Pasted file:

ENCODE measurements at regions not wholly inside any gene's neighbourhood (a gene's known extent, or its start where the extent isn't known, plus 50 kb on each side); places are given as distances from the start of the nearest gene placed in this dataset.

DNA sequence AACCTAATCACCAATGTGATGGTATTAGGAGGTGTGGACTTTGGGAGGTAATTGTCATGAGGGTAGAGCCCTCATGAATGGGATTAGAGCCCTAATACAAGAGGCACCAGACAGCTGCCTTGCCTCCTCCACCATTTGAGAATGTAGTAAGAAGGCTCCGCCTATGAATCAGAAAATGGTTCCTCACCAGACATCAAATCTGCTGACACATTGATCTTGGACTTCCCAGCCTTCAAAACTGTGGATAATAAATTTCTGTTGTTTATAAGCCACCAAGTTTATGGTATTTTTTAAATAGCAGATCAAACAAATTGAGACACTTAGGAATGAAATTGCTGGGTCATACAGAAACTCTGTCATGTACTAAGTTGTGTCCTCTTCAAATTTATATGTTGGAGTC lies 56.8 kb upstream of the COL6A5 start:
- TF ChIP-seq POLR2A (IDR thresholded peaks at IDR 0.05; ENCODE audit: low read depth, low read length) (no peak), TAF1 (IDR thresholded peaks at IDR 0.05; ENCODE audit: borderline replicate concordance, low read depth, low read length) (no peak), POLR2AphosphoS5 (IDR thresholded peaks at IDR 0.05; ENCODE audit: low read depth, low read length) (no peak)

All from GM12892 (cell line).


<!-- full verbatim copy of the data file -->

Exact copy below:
ENCODE measurements at regions not wholly inside any gene's neighbourhood (a gene's known extent, or its start where the extent isn't known, plus 50 kb on each side); places are given as distances from the start of the nearest gene placed in this dataset.

DNA sequence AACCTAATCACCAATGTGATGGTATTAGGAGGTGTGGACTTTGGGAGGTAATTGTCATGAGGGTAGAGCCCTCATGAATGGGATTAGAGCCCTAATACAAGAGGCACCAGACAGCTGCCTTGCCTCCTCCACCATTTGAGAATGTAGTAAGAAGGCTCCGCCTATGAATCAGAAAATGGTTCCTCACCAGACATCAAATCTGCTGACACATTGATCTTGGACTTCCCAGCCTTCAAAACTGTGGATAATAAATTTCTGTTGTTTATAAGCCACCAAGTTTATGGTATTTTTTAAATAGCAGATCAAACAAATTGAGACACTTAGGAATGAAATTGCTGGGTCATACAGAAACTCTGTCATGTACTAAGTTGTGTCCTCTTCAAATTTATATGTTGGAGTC lies 56.8 kb upstream of the COL6A5 start:
- TF ChIP-seq POLR2A (IDR thresholded peaks at IDR 0.05; ENCODE audit: low read depth, low read length) (no peak), TAF1 (IDR thresholded peaks at IDR 0.05; ENCODE audit: borderline replicate concordance, low read depth, low read length) (no peak), POLR2AphosphoS5 (IDR thresholded peaks at IDR 0.05; ENCODE audit: low read depth, low read length) (no peak)

All from GM12892 (cell line).